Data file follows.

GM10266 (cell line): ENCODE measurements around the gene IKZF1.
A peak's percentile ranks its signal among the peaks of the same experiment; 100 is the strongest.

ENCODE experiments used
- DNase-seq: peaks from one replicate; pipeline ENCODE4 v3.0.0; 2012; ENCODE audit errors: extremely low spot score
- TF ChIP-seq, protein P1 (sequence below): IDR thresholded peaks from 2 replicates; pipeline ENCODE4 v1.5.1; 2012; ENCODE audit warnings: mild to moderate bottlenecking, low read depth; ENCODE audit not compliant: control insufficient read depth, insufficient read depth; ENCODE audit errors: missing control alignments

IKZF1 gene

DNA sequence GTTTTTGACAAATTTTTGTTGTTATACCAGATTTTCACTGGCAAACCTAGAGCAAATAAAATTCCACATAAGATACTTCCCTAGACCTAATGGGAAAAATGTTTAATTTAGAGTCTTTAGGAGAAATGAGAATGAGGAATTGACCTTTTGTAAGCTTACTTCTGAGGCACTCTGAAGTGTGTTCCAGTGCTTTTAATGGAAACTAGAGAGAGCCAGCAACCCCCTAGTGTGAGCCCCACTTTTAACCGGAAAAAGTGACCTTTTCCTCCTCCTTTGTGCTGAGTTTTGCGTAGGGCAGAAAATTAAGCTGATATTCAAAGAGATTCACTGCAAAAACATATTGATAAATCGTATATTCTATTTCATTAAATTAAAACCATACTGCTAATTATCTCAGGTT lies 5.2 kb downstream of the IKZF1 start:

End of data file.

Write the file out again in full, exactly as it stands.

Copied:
GM10266 (cell line): ENCODE measurements around the gene IKZF1.
A peak's percentile ranks its signal among the peaks of the same experiment; 100 is the strongest.

ENCODE experiments used
- DNase-seq: peaks from one replicate; pipeline ENCODE4 v3.0.0; 2012; ENCODE audit errors: extremely low spot score
- TF ChIP-seq, protein P1 (sequence below): IDR thresholded peaks from 2 replicates; pipeline ENCODE4 v1.5.1; 2012; ENCODE audit warnings: mild to moderate bottlenecking, low read depth; ENCODE audit not compliant: control insufficient read depth, insufficient read depth; ENCODE audit errors: missing control alignments

IKZF1 gene

DNA sequence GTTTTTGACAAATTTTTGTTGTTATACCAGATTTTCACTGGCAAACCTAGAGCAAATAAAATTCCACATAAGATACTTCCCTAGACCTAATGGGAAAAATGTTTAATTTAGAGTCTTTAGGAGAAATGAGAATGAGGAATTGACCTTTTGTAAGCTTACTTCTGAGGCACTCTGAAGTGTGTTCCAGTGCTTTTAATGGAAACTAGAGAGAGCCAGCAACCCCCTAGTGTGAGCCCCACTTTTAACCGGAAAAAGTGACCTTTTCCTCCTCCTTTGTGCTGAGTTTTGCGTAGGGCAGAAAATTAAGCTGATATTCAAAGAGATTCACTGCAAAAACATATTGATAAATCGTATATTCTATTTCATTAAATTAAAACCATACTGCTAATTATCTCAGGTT lies 5.2 kb downstream of the IKZF1 start: